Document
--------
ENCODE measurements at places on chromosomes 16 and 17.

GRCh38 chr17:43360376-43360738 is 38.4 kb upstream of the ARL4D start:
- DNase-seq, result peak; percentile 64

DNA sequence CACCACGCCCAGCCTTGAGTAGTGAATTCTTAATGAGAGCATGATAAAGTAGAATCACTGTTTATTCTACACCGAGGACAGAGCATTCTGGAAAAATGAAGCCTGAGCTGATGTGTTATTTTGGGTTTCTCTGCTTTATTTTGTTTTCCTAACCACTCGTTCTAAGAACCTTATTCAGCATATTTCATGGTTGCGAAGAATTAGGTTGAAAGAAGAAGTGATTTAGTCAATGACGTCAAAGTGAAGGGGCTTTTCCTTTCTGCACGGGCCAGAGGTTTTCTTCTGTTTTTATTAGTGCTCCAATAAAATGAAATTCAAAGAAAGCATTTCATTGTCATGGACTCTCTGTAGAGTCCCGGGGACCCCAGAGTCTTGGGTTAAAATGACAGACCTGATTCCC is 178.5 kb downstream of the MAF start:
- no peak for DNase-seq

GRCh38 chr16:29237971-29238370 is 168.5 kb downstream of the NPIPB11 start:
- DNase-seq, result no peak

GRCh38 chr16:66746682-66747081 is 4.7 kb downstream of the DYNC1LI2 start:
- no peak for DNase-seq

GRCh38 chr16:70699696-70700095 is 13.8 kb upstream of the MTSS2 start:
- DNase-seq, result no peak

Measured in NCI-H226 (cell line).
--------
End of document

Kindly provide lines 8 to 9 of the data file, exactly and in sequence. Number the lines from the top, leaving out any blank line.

GRCh38 chr16:66746682-66747081 is 4.7 kb downstream of the DYNC1LI2 start:
- no peak for DNase-seq